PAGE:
After Fucking, Austria, we drove on to Salzburg.  (Note the importance of adding "Austria" to that sentence for clarity.)

Salzburg was very pretty:


We went to a Zipfer Bierhalle, near the university, and had some more delicious beers:


For dinner that night, we went to a tourist-trap bierhalle, Sternbräu, mostly because we were too lazy to walk around anymore looking for a suitable place.  We decided that as long as we were there, we'd have some Sternbräu beer.  Sternbräu was out of Sternbräu beer.  There are no words.


The next day we drove on to Zürich via Vaduz, Liechtenstein, pretty much purely so Alex could say he'd been to Liechtenstein.  We walked around Vaduz for about a half hour.  Not much to see though:



Eventually, we got to Zürich; checked-in to the hotel; and had an awesome dinner at Zeughauskeller:

Lake Perch and rösti.

Lake Perch and rösti.

The most amazing apple pie I've ever had.

The most amazing apple pie I've ever had.

We had two nights in Zürich, so the next day we decided to do a day trip route from Zürich to Luzern to Interlaken to Bern and back to Zürich.  Luzern was gorgeous:


Interlaken wasn't great but driving there through the mountains provided some nice vistas:


After lunch in Interlaken, we went to Bern, which was pretty.  It wasn't fun driving in and out of it though because of the criss-crossing trams.

A fountain in Bern.

A fountain in Bern.

Then we returned to Zürich and grabbed some good food.

The next day we left Zürich for good to drive south through the mountains.  We first drove to Glarus and then on to Elm, which was snow-covered at this time of year:


After Elm, we turned around and drove back to the autobahn; drove to Chur for lunch; and then on towards Disentis.  At Rhäzüns we saw a ski gondala and decided to pull over and see where it went:


At the top of the mountain, we found Feldis, a gorgeous and proper Romansch-speaking town:

Lots of the buildings had Romansch written on them.

Lots of the buildings had Romansch written on them.

The view from Feldis.

The view from Feldis.

Back down again in Rhäzüns, we walked a path to Sogn Gieri a church "first mentioned around 960" and "regarded as Switzerland's richest example of a fully painted church interior of the Middle Ages" (source:  It's probably the coolest church I've ever been to and seems completely untouched.  Alex and I were the only people there, so it was fairly affecting to come upon the hilltop church around dusk and feel transported back to a time it was more relevant.  The frescoes on the wall were gorgeous, not behind any glass or guardrails (because people apparently don't visit this place much).  It's easily worth the trip to Rhäzüns to see Sogn Gieri.


After Rhäzüns, we headed west into the mountains and eventually came to the Hotel La Val in Rueras.  All the restaurants were very expensive, catering to rich skiers, but we eventually found a cheap pizza/kebab place in a neighboring town and met a friendly drunk man who we sort of communicated with with Italian and French.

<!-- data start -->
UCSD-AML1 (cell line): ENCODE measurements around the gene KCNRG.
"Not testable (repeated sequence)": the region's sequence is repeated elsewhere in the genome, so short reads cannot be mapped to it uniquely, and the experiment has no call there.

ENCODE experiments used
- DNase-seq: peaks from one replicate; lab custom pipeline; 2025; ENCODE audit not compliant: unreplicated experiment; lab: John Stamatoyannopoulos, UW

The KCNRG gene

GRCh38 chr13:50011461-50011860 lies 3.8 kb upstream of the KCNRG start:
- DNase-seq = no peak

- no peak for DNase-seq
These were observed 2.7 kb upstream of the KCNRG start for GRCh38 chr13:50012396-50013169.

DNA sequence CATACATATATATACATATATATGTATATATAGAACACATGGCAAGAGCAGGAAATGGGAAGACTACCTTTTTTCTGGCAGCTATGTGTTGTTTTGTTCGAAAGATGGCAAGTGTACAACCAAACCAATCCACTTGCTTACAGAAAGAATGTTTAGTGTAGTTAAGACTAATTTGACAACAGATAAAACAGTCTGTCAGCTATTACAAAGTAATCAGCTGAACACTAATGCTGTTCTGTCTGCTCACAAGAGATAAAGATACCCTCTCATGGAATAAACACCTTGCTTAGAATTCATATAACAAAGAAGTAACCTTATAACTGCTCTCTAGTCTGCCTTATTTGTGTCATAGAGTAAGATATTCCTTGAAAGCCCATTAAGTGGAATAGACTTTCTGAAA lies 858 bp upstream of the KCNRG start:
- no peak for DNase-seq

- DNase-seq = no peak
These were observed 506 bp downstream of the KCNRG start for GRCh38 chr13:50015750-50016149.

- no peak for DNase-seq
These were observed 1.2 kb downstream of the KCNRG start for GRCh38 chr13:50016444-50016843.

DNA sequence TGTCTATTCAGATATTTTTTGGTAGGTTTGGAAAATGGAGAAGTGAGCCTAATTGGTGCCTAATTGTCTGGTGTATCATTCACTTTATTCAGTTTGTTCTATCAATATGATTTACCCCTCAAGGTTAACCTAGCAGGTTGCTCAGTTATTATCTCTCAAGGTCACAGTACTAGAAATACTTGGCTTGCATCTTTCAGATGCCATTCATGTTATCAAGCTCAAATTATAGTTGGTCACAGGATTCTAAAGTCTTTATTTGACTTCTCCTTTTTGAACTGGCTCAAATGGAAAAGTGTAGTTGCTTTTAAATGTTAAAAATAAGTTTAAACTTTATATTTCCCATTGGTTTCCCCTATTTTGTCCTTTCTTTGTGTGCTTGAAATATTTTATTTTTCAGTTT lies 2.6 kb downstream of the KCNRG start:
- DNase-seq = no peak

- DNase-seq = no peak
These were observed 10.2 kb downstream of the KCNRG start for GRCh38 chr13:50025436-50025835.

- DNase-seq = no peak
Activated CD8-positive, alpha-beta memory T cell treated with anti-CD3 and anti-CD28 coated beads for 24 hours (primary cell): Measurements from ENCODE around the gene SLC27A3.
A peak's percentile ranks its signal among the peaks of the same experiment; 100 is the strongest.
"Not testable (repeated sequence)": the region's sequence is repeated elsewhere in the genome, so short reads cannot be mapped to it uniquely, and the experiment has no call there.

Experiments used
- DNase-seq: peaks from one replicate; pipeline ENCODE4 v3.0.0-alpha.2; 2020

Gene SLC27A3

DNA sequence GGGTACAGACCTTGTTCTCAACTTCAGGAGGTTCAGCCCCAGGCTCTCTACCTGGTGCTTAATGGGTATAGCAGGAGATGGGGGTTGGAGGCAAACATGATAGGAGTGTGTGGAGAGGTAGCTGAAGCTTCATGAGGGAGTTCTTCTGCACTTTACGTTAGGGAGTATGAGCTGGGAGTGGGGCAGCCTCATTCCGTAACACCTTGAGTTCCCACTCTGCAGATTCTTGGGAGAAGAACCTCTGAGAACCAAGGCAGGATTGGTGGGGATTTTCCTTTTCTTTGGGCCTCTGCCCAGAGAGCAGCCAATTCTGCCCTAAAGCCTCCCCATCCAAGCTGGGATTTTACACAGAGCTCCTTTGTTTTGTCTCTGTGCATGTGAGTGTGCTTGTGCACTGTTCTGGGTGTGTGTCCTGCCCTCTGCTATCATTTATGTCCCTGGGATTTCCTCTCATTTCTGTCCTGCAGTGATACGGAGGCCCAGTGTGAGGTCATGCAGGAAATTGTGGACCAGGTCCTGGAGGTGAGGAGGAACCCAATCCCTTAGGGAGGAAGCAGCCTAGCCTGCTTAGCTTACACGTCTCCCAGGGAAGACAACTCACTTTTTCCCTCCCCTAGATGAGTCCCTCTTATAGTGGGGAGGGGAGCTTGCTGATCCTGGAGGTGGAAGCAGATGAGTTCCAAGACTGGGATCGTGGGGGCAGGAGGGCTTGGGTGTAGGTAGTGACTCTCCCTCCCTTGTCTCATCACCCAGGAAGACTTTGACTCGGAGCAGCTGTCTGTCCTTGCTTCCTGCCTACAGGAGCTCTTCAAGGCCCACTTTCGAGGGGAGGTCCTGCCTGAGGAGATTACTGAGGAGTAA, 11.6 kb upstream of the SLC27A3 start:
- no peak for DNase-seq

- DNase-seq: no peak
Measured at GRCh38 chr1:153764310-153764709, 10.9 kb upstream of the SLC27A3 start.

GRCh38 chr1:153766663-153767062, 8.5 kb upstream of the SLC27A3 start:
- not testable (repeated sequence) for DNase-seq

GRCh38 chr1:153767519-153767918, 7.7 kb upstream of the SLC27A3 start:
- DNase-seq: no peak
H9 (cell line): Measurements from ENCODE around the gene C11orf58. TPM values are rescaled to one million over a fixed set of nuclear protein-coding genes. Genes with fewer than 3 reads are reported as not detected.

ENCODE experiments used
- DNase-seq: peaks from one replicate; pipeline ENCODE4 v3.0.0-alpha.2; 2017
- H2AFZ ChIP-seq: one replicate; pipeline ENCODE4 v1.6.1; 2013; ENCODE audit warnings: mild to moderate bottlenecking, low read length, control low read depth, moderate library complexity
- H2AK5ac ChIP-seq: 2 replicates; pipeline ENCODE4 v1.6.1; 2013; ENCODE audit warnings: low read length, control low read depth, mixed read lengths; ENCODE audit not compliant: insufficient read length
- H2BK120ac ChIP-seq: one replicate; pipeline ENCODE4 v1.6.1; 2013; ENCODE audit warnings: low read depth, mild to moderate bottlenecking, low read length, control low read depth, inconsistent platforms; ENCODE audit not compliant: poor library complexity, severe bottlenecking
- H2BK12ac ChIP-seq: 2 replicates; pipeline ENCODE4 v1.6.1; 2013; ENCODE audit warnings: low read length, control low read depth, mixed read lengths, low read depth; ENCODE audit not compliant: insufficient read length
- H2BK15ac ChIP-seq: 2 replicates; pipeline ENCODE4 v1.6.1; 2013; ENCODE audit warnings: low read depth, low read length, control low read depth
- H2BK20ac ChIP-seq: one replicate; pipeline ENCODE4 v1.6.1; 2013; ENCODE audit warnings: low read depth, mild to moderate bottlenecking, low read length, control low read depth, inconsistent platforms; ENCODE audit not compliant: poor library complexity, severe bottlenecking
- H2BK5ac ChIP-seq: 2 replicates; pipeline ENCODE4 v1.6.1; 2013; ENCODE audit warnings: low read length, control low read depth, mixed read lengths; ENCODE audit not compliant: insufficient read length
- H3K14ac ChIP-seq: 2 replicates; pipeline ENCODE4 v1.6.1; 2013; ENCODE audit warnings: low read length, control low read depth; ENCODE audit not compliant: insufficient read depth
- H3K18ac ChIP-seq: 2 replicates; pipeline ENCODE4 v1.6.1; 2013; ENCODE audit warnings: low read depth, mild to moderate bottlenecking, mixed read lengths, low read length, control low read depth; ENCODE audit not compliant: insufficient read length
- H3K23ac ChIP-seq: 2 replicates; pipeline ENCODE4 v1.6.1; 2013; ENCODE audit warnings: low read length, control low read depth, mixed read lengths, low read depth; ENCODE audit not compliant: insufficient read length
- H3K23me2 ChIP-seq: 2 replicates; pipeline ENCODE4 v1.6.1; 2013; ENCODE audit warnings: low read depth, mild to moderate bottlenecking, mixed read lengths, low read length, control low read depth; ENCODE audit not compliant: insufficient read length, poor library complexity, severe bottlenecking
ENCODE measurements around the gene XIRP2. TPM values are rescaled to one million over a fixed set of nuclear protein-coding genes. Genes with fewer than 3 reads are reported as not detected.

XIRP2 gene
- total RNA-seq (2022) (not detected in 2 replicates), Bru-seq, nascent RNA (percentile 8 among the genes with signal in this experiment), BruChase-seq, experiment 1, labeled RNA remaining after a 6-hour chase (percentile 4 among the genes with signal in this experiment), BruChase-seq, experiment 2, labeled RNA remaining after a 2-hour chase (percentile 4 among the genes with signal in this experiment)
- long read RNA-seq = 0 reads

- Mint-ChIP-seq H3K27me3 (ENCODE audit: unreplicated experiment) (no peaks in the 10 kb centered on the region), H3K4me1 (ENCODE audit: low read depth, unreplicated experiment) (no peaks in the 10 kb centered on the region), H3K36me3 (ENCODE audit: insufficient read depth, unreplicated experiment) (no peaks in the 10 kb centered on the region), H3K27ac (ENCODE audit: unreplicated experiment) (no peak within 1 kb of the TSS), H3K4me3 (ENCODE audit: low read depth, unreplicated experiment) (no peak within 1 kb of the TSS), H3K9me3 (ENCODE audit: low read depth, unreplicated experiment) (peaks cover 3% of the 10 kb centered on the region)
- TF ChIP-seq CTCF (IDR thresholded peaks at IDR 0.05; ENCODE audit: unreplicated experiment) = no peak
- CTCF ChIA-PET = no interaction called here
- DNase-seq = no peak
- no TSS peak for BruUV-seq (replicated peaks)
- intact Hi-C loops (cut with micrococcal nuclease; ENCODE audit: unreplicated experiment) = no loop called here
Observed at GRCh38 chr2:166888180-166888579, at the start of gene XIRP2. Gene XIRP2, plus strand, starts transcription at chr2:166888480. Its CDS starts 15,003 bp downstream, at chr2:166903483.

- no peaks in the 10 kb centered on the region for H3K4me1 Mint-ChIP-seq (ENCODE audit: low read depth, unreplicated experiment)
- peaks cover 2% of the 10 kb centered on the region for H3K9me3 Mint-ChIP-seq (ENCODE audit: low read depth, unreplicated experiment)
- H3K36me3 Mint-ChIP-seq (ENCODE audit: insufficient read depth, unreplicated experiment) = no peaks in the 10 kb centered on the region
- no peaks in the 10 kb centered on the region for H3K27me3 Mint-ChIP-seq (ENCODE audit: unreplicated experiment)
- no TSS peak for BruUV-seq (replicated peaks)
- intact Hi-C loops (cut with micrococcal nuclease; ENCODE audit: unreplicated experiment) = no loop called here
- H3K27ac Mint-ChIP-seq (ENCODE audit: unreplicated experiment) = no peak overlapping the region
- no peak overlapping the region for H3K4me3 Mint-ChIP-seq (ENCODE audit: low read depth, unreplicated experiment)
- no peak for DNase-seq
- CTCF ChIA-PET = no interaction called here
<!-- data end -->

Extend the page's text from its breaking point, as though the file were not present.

Sign at the Hotel La Val, which I think must mean something like, "Ensure that you defend Romansch as your native language."

Sign at the Hotel La Val, which I think must mean something like, "Ensure that you defend Romansch as your native language."

Fireside sitting area at the Hotel La Val.

Fireside sitting area at the Hotel La Val.


Our car was booked only until 11AM the next morning, and we had to return it in Lugano, so we got up early and drove.  A significant chunk of the road between Rueras and Andermatt (a more direct route to Lugano) was closed for the Winter, so we backtracked to Bonaduz and went south from there.  Got the car back by around 11:05AM, even after stopping for gas, and it turned out not to matter what time we'd returned it because the Sixt guy just told us to drop it in a keybox anyway.

Lugano was predictably pretty:


It was New Year's Eve so we went to the Piazza della Riforma for the festivities and saw a funny fat emcee in pink spandex and a terrible Italian-speaking hip-hop group:


The next day we caught the Malpensa Express bus to Malpensa Airport in Milan, and flew a quick EasyJet flight down to Bari, where a lot of Alex's family lives and Alex's Dad has an apartment.  We grabbed dinner and went to sleep.

Drycleaners in Bari, offering "irony and wash."

Drycleaners in Bari, offering "irony and wash."

The day after that we drove with Alex's Mom and Dad to his Dad's cousin Chicho's house in nearby Gioia del Colle.  I'd met Chicho the last time I visited Bari, and he and his girlfriend, Paula, were super nice.  His new house was pretty too:


They take grilling seriously in Puglia, and Chicho had two big outdoor grills and a huge outdoor pizza oven.  For a light lunch, we had home-made-quiche, olive-oil-marinated mushrooms, two or three kinds of peppers, pasta, grilled sausages, and steak, followed by home-made limoncello, espresso and cookies:


After lunch, Chicho drove us to a factory he owns that produces various CNC-machined parts, from obscure stuff to Ford Focus transmissions.  They also assemble electric wind-turbines.  Chicho also owns a bunch of solar farms in Italy.

Because we hadn't eaten enough, we went to dinner at a restaurant called "Ai 2 Giotonni" ("The Two Fatasses"), with the president of Bari Polytechnic, where Alex's Dad Roberto is a professor.  It Italy, table-size is not allowed to limit the amount of food you eat, and they have small tables to wheel up and extend your capacity.  "Ai 2 Giotonni" was apparently one of the best restaurants in town, and they wanted to suck up to the university president, so they gave us like fifteen antipasti, followed by steak, followed by a million other desserts.  It was all delicious:


The next day Alex's dad drove us and his Mom to Trani, a major trade center during the crusades, that reminded me of Alexandria in Egypt:

Castello Svevo.

Castello Svevo.

Cattedrale di Trani.

Cattedrale di Trani.

Cattedrale di Trani.

Cattedrale di Trani.


Finally, the next day, I left Bari and hopped a RyanAir flight to London.

The view from Alex's Dad's apartment.

The view from Alex's Dad's apartment.


Overall, I'd day the best bits of the trip were in Iceland and Romansch-speaking Switzerland (and in Bari, though less for tourism and more for Alex's really nice family).  I'll send details from London to come as eventful things happen.  I'm here until May 16th.